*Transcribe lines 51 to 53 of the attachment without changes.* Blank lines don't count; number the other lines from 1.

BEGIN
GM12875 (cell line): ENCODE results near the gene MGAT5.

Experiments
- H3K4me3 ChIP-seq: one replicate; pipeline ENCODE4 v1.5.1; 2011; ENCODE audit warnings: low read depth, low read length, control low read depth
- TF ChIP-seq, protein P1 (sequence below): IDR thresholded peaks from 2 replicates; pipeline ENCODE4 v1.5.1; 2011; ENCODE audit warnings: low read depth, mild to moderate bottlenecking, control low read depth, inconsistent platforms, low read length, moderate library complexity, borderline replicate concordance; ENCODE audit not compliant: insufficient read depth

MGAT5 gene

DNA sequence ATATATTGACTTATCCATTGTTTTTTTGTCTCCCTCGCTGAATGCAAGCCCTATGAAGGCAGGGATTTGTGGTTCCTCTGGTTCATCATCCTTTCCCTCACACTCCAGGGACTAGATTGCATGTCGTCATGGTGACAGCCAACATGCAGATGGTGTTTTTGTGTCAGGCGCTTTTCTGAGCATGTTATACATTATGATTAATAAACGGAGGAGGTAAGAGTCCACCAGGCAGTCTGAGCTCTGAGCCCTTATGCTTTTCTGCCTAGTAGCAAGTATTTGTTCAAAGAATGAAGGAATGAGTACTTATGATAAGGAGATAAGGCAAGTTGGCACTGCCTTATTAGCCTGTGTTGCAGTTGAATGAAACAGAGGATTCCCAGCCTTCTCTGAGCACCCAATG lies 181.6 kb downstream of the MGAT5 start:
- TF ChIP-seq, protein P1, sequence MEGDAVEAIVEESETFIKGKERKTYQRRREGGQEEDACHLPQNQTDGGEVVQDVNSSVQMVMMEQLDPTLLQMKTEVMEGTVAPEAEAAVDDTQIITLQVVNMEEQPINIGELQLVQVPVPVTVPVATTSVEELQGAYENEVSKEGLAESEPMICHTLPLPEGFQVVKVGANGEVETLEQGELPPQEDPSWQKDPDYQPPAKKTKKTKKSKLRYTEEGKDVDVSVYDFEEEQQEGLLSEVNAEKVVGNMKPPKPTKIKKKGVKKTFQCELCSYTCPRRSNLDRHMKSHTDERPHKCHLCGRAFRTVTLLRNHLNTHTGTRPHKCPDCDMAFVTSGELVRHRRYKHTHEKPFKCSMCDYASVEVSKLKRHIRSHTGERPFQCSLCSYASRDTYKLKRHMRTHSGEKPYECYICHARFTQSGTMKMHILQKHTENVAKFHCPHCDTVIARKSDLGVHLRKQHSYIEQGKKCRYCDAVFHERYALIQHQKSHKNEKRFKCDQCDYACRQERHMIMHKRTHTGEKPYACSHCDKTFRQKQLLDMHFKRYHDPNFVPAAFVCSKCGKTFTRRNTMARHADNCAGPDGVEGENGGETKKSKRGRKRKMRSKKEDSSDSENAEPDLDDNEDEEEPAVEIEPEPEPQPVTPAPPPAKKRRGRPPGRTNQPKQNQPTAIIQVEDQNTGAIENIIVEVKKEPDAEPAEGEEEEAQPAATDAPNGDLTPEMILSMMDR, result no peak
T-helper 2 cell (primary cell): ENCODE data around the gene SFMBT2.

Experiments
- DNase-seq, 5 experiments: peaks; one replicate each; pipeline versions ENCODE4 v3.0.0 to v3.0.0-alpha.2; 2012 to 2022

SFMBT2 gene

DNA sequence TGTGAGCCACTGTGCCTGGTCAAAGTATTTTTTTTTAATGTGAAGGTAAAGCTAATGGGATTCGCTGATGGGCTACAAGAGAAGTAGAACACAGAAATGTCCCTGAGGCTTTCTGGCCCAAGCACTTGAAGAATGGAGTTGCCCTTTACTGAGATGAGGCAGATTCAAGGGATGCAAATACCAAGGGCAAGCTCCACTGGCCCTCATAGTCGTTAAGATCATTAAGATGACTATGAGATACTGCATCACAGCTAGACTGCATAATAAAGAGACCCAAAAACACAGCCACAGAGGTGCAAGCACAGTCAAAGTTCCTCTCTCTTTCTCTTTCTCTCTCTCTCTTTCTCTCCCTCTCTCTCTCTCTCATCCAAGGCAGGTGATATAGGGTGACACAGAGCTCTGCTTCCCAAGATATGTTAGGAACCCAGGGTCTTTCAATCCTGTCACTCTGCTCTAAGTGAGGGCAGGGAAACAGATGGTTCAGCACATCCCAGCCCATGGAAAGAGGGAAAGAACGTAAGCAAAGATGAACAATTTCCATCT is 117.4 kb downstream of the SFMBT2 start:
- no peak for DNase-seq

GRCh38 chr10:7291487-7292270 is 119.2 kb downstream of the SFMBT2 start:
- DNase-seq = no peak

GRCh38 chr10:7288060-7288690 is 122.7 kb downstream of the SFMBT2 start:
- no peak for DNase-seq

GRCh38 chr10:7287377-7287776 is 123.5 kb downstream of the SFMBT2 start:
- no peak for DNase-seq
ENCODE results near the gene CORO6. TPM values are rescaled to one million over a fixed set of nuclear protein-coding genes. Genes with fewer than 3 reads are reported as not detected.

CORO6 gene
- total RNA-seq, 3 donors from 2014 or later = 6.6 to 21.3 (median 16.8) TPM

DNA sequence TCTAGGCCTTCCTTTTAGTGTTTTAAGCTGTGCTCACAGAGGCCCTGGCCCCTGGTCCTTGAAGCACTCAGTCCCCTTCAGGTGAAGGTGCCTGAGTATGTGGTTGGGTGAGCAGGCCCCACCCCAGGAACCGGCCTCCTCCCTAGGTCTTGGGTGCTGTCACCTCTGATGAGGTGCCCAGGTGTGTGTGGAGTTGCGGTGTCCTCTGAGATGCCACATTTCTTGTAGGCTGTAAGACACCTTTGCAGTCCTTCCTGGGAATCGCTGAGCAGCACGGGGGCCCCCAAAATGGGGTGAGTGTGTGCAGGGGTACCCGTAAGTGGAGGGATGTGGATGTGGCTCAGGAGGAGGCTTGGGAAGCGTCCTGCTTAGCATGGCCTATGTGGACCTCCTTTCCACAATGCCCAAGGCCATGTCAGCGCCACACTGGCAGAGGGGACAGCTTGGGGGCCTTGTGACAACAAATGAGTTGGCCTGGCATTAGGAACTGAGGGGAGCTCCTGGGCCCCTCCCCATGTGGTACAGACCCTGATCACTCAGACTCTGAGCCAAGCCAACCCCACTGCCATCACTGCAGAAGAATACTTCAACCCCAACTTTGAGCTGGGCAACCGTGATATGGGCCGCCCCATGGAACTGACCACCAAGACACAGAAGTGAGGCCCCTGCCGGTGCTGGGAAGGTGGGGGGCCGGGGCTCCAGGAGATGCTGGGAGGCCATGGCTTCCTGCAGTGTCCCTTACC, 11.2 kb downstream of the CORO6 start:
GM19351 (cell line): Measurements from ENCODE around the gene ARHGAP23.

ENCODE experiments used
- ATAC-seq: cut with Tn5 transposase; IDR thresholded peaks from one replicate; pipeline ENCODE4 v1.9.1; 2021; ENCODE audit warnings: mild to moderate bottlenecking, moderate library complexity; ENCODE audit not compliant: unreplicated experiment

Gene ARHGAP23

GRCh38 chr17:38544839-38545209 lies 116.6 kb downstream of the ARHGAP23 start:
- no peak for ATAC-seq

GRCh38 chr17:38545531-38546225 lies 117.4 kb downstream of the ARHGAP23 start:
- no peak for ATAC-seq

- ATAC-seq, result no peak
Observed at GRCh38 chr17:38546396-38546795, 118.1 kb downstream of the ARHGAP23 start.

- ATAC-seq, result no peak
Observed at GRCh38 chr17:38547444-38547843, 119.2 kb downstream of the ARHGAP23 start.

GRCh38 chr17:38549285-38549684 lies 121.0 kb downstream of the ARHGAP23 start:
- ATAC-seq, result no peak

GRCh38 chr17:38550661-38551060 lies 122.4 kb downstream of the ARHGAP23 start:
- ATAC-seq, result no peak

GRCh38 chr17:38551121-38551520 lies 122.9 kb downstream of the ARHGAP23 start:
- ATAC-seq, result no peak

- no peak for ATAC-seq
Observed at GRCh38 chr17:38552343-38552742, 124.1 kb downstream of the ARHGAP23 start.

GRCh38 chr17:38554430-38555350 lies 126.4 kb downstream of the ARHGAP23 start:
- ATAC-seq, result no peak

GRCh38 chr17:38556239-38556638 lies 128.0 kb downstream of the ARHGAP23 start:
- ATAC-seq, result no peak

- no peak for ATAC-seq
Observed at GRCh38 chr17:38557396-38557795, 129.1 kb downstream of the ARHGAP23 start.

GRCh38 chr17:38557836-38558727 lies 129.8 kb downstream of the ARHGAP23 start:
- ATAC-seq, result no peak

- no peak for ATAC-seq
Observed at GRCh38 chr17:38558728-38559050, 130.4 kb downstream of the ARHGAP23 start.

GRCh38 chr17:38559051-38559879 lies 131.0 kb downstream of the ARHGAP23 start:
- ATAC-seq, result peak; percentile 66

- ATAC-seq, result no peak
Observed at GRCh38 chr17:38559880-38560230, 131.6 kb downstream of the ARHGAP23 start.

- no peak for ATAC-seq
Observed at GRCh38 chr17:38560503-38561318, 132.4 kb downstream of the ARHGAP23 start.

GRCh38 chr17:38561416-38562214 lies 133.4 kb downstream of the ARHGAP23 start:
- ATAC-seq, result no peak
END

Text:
- ATAC-seq, result no peak

- no peak for ATAC-seq
Observed at GRCh38 chr17:38558728-38559050, 130.4 kb downstream of the ARHGAP23 start.